This article by Massimo Modonesi on the elections in Venezuela and Argentina is usefully read alongside the Álvaro Reyes article I posted last week. In the context of these elections, the endurance of “other geographies” articulated through the EZLN and others seems to suggest that pessimistic declarations of “an end” (e.g., this by Greg Grandin) reveal more about their authors’ statist conception of politics than about the exhaustion of revolutionary activity. Here’s Modonesi:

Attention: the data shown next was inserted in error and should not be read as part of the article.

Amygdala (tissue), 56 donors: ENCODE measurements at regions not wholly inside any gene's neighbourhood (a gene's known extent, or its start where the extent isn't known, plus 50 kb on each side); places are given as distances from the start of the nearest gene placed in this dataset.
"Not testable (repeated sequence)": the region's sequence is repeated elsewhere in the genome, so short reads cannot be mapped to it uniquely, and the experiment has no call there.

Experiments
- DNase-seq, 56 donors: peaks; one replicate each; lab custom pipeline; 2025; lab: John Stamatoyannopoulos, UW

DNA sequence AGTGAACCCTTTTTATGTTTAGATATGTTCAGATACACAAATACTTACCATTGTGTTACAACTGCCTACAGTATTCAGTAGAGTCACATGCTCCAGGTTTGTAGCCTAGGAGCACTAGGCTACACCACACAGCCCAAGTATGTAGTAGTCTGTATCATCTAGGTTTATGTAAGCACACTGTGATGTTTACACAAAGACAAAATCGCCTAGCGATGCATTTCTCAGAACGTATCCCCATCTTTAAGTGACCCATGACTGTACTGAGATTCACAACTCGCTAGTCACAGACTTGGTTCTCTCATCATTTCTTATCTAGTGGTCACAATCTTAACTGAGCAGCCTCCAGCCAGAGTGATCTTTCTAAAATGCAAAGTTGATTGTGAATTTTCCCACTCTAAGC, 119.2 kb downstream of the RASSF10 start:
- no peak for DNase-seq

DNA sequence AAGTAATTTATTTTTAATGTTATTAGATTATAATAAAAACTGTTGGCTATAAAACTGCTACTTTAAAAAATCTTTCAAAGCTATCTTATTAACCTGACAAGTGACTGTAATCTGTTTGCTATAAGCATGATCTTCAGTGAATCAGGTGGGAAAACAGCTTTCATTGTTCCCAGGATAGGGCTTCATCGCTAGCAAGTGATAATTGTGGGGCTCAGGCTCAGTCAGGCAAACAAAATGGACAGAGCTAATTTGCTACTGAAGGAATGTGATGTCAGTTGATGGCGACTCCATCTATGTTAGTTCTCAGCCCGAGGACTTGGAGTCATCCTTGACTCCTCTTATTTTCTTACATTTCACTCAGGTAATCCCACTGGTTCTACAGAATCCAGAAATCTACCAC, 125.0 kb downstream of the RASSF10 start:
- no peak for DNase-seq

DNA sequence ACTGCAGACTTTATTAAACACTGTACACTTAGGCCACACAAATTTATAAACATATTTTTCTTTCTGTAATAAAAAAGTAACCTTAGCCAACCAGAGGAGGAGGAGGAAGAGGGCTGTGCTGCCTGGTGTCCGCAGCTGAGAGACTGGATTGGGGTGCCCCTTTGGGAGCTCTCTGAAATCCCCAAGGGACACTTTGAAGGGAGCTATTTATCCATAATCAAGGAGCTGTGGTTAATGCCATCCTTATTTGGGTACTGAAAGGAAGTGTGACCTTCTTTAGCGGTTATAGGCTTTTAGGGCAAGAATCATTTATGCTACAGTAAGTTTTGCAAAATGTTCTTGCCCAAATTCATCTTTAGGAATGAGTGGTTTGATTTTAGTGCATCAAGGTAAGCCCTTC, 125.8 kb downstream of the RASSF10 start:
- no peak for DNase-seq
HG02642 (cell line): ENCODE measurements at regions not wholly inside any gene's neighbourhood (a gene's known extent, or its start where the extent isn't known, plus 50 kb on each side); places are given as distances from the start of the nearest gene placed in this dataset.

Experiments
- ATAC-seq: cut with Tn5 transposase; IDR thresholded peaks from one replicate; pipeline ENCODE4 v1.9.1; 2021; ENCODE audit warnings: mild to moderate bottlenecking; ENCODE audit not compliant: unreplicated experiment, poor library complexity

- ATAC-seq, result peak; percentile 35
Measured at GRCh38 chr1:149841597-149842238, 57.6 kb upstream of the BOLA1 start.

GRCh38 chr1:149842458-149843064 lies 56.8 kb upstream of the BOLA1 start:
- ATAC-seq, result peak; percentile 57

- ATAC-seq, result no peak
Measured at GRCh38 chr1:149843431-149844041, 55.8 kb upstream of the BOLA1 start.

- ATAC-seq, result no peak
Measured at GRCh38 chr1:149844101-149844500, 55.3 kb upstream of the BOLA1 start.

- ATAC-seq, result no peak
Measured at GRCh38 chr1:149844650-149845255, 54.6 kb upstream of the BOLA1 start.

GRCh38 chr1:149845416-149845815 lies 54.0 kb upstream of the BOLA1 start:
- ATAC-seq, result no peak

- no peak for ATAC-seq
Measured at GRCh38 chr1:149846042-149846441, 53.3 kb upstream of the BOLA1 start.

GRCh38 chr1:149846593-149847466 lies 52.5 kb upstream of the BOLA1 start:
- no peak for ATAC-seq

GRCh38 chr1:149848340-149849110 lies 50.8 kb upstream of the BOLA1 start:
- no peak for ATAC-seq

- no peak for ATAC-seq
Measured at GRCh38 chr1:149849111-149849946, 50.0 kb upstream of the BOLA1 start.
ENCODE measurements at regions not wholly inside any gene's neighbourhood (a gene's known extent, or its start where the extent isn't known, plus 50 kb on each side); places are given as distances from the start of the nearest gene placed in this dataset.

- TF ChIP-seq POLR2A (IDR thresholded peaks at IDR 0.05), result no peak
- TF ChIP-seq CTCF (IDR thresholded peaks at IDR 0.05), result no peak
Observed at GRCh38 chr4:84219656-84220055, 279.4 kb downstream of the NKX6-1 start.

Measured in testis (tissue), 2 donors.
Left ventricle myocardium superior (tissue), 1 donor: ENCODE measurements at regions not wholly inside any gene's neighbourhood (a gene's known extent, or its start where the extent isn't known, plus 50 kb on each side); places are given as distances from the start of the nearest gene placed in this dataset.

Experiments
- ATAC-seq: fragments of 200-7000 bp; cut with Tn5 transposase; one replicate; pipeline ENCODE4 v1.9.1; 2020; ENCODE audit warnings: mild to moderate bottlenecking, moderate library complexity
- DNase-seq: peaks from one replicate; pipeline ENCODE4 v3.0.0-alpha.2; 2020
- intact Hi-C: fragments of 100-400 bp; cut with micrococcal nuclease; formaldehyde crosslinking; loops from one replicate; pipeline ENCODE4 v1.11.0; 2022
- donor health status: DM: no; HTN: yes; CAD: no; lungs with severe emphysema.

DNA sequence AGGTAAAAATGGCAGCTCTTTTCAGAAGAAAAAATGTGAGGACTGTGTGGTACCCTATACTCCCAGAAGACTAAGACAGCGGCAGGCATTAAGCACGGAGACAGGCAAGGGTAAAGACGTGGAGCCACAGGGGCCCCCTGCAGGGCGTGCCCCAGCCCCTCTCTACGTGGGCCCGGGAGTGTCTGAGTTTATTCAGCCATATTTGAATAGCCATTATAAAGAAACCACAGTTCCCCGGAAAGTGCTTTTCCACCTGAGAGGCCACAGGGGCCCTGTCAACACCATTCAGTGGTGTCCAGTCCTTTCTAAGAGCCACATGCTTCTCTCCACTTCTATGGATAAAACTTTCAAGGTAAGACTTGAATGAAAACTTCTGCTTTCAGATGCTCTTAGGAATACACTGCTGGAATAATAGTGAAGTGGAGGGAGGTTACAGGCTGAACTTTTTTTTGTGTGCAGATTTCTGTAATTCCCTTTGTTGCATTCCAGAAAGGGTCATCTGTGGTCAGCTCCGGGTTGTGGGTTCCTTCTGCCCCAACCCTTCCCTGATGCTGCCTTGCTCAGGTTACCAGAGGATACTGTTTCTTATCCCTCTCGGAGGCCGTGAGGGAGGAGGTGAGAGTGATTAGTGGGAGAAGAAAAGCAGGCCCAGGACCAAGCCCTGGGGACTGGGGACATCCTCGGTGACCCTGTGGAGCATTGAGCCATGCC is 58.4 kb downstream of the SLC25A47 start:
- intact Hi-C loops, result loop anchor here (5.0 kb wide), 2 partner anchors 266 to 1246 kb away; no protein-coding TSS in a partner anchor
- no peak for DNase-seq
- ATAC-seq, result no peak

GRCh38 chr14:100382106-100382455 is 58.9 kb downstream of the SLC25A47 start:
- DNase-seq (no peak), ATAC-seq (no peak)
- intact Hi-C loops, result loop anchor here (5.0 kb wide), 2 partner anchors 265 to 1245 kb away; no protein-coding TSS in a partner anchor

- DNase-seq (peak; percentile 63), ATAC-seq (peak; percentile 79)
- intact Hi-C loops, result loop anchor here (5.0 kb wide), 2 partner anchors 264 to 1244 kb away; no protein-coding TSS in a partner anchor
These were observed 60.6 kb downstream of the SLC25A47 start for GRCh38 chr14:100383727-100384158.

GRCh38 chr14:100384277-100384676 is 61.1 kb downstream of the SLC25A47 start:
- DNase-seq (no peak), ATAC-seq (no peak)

[We] begin with the characterization of the progressive Latin American cycle as a totality of different versions of passive revolution – that is, following the intuition of Gramsci, a series of processes of significant but limited structural transformations, with a conservative undertone, pushed forward from above and through demobilizing and subordinating political practices. These are expressed principally through the devices of caesarism and transformism as modalities of emptying out, from top to bottom, channels of popular organization, participation and protagonism. Passive revolution is a formula that seeks and achieves a hegemonic exit to a situation of an equilibrium of forces, or a “catastrophic equilibrium” – a formula reflected in the experience of Latin American progressivism in the decade of the 2000s. We can analyze the current moment through this lens in order to problematize and deepen our understanding of the hypothesis of the end of the cycle, by highlighting a central and determining feature of the conjuncture: the relative loss of hegemony, which is to say the growing incapacity to build and sustain a broad cross-class consensus, and strong popular roots, both of which characterized the earlier stage of consolidation of these governments.